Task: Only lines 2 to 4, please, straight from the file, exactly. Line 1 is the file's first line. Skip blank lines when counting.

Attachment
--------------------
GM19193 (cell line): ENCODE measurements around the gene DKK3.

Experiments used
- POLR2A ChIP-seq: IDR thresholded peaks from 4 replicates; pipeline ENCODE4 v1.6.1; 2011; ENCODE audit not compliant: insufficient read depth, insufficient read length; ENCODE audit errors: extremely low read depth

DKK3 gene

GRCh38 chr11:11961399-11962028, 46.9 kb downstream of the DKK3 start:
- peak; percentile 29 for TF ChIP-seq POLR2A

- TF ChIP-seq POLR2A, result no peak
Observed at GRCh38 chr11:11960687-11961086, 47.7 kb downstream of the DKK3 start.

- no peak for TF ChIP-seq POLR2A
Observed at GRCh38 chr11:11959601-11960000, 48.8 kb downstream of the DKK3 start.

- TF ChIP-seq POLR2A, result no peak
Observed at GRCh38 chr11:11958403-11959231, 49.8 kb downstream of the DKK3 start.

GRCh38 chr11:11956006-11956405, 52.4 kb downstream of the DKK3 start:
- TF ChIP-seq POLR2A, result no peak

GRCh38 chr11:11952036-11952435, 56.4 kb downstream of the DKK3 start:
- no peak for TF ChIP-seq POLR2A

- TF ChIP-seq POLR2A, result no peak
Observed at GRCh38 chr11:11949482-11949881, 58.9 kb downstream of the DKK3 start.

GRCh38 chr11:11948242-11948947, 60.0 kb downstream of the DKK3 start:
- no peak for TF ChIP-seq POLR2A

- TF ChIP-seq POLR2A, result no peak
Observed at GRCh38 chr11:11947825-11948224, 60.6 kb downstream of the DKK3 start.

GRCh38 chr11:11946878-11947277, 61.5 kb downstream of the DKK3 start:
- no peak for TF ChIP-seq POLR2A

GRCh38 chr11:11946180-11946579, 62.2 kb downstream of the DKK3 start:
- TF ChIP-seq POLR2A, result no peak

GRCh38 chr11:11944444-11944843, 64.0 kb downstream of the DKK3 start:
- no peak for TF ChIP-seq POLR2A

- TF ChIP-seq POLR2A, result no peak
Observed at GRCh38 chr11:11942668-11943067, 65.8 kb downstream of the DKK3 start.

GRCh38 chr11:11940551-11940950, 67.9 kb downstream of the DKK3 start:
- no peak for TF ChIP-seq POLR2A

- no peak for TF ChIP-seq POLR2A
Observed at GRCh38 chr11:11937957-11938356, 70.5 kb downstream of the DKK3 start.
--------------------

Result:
Experiments used
- POLR2A ChIP-seq: IDR thresholded peaks from 4 replicates; pipeline ENCODE4 v1.6.1; 2011; ENCODE audit not compliant: insufficient read depth, insufficient read length; ENCODE audit errors: extremely low read depth

DKK3 gene